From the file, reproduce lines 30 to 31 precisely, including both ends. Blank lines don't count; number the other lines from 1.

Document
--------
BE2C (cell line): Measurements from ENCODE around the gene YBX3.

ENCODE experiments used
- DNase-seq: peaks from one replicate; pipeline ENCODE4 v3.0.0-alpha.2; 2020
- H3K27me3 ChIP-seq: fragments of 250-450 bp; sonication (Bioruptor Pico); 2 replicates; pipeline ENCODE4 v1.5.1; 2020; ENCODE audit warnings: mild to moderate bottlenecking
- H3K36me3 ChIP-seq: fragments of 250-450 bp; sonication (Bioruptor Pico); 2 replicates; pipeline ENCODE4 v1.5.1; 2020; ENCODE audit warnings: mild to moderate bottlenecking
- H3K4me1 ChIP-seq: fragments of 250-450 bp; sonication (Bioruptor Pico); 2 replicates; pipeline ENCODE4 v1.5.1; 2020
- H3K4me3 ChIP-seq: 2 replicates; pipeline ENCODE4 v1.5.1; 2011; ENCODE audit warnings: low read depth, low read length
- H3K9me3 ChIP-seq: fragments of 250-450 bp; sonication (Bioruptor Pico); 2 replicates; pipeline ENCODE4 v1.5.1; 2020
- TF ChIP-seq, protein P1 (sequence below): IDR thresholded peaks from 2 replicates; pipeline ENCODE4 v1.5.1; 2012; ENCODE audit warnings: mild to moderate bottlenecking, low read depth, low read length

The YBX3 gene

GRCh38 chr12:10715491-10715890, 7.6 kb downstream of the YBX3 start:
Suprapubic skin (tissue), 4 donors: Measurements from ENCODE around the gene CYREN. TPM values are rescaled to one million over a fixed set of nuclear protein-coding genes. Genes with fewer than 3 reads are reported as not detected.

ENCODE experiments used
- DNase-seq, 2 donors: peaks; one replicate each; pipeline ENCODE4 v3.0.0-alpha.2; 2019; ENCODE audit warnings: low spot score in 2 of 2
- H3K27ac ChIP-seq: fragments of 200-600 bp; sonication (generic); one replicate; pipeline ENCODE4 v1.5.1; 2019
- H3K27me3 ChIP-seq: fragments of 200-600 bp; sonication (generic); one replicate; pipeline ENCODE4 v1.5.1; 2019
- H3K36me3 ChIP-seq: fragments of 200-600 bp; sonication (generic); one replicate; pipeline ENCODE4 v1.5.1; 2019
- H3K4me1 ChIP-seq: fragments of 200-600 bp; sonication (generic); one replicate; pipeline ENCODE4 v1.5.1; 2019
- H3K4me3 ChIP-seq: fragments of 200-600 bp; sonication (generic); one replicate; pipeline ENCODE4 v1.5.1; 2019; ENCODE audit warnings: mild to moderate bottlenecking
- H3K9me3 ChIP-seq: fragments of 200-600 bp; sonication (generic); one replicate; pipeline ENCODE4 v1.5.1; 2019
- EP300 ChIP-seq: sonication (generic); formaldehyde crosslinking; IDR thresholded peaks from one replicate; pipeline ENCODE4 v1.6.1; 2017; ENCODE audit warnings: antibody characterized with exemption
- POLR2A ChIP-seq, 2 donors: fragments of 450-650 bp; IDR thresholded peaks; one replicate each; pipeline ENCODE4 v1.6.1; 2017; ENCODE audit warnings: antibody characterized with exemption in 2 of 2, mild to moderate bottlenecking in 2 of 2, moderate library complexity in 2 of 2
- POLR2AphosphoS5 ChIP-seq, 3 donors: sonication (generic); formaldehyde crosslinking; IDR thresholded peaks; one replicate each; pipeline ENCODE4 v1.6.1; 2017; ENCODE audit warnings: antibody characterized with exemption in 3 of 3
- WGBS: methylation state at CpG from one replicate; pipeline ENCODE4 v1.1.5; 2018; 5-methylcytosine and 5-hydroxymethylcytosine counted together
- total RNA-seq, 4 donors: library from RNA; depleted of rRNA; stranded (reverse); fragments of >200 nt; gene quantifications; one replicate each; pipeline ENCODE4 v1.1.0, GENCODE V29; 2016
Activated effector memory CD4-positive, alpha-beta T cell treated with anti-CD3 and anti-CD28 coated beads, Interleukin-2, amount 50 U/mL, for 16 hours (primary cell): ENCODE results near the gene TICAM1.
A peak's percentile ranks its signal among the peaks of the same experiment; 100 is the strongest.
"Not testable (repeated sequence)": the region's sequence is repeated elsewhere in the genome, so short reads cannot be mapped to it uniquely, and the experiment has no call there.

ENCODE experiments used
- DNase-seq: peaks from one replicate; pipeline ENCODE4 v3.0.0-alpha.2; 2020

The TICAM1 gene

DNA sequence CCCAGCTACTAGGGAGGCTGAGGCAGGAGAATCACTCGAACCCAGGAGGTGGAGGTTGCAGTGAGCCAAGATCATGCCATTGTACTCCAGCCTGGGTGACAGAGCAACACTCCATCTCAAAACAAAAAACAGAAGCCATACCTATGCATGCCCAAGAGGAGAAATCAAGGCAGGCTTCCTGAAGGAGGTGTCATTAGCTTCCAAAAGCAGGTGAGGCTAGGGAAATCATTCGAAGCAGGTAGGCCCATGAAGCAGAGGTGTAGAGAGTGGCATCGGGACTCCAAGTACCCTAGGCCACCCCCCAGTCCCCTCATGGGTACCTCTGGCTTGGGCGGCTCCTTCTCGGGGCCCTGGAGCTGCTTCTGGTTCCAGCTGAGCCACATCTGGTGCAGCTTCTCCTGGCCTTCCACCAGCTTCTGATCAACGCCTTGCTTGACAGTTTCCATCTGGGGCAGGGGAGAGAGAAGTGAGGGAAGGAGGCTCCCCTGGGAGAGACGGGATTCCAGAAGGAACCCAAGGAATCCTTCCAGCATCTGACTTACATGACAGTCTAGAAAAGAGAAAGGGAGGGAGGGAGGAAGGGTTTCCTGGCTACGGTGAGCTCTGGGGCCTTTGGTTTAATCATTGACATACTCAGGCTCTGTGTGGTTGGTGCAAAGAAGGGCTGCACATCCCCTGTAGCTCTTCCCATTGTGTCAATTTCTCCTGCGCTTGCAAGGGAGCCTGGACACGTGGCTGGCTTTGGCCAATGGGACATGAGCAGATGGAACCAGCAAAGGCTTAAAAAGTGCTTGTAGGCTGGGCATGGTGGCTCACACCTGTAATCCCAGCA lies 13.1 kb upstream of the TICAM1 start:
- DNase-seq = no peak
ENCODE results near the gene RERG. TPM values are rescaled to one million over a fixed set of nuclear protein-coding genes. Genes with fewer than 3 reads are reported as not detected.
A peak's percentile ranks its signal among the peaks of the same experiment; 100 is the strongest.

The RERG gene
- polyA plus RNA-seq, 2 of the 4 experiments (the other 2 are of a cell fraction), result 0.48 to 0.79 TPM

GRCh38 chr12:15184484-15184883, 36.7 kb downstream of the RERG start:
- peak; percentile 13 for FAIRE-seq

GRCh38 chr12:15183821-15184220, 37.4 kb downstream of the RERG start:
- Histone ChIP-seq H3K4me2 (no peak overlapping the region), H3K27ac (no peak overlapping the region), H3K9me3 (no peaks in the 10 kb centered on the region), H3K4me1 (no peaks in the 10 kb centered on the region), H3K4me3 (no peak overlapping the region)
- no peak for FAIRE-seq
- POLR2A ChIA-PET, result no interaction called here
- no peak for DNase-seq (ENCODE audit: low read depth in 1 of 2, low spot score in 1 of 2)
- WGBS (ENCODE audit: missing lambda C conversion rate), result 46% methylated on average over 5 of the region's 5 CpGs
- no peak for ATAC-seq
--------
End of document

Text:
- DNase-seq: peaks from one replicate; pipeline ENCODE4 v3.0.0-alpha.2; 2020

The TICAM1 gene